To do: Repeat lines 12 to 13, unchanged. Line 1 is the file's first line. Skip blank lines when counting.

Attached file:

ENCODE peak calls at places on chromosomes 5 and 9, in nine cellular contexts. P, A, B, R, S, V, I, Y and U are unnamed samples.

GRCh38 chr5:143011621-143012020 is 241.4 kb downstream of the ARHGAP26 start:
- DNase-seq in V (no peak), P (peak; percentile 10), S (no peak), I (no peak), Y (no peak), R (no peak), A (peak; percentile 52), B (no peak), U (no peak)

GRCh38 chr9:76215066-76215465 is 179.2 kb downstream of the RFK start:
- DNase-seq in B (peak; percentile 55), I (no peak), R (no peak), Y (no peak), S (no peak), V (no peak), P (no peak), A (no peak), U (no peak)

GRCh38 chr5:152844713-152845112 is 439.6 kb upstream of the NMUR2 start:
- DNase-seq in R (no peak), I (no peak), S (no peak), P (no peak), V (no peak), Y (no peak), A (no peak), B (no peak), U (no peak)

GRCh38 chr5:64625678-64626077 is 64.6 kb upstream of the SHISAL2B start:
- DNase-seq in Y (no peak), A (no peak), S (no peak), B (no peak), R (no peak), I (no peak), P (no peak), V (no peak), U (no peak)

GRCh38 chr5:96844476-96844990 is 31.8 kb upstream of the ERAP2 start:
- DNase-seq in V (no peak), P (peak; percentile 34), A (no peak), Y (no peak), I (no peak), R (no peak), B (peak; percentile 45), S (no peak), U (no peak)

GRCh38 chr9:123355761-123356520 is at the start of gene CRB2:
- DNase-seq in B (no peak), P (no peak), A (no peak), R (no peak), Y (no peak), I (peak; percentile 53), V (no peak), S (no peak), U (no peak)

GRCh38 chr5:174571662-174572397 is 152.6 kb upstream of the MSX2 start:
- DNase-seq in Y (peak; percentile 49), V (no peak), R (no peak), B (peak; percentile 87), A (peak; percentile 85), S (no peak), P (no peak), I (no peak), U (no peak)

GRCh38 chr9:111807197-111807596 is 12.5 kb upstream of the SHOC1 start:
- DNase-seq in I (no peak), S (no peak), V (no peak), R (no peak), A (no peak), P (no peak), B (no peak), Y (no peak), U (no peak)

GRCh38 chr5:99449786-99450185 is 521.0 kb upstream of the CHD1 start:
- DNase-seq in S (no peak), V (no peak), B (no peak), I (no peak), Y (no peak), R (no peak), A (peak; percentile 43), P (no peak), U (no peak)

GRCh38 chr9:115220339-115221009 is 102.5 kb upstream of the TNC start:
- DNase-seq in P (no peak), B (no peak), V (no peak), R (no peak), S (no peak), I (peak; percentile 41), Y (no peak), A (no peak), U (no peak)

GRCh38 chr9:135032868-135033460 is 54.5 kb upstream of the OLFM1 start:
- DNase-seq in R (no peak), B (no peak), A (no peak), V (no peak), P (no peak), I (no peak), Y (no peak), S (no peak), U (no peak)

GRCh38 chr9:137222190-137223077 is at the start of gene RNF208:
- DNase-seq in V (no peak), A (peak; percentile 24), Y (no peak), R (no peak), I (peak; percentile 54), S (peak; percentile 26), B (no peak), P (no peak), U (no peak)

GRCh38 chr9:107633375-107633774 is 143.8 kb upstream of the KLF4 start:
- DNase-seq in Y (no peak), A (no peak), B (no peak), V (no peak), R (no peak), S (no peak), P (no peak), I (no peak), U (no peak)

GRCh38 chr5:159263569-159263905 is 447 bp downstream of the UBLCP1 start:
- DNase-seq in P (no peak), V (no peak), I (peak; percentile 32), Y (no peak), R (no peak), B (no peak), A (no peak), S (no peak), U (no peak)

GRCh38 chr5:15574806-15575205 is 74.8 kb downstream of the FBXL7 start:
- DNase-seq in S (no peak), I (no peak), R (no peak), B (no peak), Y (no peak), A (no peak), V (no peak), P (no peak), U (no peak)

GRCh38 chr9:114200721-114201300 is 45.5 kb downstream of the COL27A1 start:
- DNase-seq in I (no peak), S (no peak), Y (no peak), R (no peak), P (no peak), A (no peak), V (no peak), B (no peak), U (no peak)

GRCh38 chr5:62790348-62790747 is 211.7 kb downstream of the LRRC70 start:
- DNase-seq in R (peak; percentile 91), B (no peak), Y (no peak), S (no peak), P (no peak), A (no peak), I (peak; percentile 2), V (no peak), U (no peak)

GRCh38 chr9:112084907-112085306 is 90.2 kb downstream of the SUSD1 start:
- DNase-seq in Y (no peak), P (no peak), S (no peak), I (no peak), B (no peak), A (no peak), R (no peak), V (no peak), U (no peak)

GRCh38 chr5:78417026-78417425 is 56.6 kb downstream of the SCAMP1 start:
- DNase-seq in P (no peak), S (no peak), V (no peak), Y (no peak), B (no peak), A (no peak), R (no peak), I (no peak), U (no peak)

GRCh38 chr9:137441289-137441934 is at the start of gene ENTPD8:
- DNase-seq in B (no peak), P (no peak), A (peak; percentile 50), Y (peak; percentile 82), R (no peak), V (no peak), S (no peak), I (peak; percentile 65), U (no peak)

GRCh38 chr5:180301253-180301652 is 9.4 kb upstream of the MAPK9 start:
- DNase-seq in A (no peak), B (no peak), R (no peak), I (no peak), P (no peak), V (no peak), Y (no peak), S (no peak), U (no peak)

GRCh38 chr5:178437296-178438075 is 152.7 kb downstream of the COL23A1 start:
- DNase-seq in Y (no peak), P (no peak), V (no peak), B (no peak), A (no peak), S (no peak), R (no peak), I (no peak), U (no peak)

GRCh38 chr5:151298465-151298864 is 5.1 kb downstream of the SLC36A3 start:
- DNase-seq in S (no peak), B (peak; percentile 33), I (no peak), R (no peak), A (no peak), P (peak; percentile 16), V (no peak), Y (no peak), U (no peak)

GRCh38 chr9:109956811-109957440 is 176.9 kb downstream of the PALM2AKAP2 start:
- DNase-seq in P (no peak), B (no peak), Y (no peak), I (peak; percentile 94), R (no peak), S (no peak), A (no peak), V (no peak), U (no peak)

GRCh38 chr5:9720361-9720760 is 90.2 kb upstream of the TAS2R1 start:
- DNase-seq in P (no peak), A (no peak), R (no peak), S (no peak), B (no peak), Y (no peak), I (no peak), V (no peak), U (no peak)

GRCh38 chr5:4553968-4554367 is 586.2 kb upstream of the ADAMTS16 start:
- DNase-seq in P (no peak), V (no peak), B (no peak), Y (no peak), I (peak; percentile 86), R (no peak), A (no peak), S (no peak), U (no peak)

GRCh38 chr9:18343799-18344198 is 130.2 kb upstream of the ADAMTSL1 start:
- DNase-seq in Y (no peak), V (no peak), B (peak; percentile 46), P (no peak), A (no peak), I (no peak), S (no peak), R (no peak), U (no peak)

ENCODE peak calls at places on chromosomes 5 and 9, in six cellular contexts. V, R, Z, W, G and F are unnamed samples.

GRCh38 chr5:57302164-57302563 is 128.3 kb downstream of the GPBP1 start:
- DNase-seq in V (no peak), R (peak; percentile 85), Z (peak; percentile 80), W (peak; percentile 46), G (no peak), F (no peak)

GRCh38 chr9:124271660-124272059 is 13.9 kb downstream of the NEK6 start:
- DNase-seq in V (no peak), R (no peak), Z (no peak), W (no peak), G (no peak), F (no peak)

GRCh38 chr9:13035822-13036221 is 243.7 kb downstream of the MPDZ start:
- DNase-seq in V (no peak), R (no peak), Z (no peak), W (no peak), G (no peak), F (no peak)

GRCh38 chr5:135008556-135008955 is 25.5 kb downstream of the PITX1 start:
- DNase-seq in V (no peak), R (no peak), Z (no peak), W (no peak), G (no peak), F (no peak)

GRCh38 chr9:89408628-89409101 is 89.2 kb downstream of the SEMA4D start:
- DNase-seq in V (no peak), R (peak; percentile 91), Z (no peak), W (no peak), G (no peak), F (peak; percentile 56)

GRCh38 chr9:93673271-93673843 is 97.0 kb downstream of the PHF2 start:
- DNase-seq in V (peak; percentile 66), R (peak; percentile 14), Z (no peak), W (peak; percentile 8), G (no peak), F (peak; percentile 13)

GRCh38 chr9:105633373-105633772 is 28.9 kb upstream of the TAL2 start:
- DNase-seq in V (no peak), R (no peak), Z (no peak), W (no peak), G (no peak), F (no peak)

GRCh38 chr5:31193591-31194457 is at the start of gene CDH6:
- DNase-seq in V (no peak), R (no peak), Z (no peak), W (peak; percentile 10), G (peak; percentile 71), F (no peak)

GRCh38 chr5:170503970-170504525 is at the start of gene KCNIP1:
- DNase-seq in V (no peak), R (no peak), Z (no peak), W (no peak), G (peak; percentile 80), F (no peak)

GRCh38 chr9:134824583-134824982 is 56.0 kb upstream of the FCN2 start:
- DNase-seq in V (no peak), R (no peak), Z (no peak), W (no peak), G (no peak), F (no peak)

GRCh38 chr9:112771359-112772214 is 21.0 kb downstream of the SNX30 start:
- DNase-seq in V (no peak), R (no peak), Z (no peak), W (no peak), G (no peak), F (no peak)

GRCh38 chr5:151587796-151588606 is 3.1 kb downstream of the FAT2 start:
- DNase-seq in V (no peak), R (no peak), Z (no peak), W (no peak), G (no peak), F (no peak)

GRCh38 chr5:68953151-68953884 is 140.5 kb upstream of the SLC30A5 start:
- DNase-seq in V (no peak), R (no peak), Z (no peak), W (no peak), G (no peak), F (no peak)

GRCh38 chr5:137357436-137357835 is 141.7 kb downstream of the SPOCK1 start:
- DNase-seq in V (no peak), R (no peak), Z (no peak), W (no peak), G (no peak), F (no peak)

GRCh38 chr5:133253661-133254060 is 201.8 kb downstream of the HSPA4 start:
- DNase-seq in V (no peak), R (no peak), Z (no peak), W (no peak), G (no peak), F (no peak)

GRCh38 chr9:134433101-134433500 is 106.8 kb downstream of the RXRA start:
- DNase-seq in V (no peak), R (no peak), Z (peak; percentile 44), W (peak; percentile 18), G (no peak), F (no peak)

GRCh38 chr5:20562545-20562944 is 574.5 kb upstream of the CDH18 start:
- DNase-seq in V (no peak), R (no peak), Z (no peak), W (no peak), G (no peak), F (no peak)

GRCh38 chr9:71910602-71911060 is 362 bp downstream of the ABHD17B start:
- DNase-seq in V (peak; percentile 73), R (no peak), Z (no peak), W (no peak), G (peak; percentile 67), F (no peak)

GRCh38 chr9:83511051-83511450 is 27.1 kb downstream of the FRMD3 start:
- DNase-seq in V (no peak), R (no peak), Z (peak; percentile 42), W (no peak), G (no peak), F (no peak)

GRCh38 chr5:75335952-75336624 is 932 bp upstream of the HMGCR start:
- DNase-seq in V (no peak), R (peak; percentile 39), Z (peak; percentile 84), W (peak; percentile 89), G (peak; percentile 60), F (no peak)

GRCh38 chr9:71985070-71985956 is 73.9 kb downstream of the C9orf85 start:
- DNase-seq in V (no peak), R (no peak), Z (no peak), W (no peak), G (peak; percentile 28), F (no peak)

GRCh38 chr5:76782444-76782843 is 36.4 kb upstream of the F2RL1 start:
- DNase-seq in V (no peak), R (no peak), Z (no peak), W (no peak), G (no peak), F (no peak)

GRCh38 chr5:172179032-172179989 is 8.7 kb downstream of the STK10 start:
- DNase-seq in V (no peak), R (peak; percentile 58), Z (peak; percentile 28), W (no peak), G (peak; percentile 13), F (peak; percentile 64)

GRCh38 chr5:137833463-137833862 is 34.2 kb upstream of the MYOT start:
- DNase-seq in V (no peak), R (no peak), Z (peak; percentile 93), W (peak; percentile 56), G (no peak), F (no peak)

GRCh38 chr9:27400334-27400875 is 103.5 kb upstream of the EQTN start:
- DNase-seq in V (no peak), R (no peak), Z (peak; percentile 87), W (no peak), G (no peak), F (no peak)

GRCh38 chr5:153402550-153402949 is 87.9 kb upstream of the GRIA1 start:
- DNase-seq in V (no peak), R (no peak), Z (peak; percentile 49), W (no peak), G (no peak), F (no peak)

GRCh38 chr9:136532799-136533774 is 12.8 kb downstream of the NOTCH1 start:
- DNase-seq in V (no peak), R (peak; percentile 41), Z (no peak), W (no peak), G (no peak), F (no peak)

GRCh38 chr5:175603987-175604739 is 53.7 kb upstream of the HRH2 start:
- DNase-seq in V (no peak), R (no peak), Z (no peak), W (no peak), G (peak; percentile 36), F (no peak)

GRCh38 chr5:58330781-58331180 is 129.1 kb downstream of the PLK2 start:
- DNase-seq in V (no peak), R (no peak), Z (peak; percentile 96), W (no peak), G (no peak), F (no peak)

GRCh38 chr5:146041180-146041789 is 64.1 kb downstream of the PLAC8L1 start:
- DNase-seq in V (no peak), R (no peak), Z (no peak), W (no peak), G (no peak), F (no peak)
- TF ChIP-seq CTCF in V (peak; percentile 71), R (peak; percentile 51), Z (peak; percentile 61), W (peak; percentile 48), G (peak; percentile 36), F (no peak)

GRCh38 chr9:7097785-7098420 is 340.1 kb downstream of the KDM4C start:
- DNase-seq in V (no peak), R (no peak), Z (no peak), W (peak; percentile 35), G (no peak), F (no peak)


GRCh38 chr9:123355761-123356520 is at the start of gene CRB2:
- DNase-seq in B (no peak), P (no peak), A (no peak), R (no peak), Y (no peak), I (peak; percentile 53), V (no peak), S (no peak), U (no peak)